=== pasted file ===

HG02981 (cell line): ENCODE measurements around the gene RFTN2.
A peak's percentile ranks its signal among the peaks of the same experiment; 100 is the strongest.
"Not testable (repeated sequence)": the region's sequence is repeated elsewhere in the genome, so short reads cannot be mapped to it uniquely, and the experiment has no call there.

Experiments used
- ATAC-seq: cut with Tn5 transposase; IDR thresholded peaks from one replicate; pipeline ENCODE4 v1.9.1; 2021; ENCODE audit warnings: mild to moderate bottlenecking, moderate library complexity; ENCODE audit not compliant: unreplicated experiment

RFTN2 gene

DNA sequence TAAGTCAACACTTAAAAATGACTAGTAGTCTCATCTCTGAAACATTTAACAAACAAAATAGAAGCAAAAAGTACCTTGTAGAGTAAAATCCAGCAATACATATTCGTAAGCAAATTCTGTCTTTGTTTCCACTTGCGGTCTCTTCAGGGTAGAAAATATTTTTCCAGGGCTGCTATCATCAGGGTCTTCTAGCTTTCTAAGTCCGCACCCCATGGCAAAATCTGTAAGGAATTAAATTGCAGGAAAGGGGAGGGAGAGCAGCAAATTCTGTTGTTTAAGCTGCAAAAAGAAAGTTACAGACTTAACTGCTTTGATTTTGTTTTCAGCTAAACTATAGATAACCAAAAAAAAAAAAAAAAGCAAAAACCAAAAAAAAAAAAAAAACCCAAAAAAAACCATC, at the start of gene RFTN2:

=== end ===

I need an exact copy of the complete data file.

HG02981 (cell line): ENCODE measurements around the gene RFTN2.
A peak's percentile ranks its signal among the peaks of the same experiment; 100 is the strongest.
"Not testable (repeated sequence)": the region's sequence is repeated elsewhere in the genome, so short reads cannot be mapped to it uniquely, and the experiment has no call there.

Experiments used
- ATAC-seq: cut with Tn5 transposase; IDR thresholded peaks from one replicate; pipeline ENCODE4 v1.9.1; 2021; ENCODE audit warnings: mild to moderate bottlenecking, moderate library complexity; ENCODE audit not compliant: unreplicated experiment

RFTN2 gene

DNA sequence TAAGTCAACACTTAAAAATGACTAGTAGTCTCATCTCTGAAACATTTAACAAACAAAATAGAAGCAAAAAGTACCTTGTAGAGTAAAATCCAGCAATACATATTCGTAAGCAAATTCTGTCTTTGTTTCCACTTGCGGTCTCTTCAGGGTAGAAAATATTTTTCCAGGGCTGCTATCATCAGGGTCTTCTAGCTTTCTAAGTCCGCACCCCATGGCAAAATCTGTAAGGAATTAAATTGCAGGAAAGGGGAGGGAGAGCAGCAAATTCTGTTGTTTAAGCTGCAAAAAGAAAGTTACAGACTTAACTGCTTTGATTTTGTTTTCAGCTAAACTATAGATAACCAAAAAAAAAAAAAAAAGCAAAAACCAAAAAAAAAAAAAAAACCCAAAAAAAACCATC, at the start of gene RFTN2: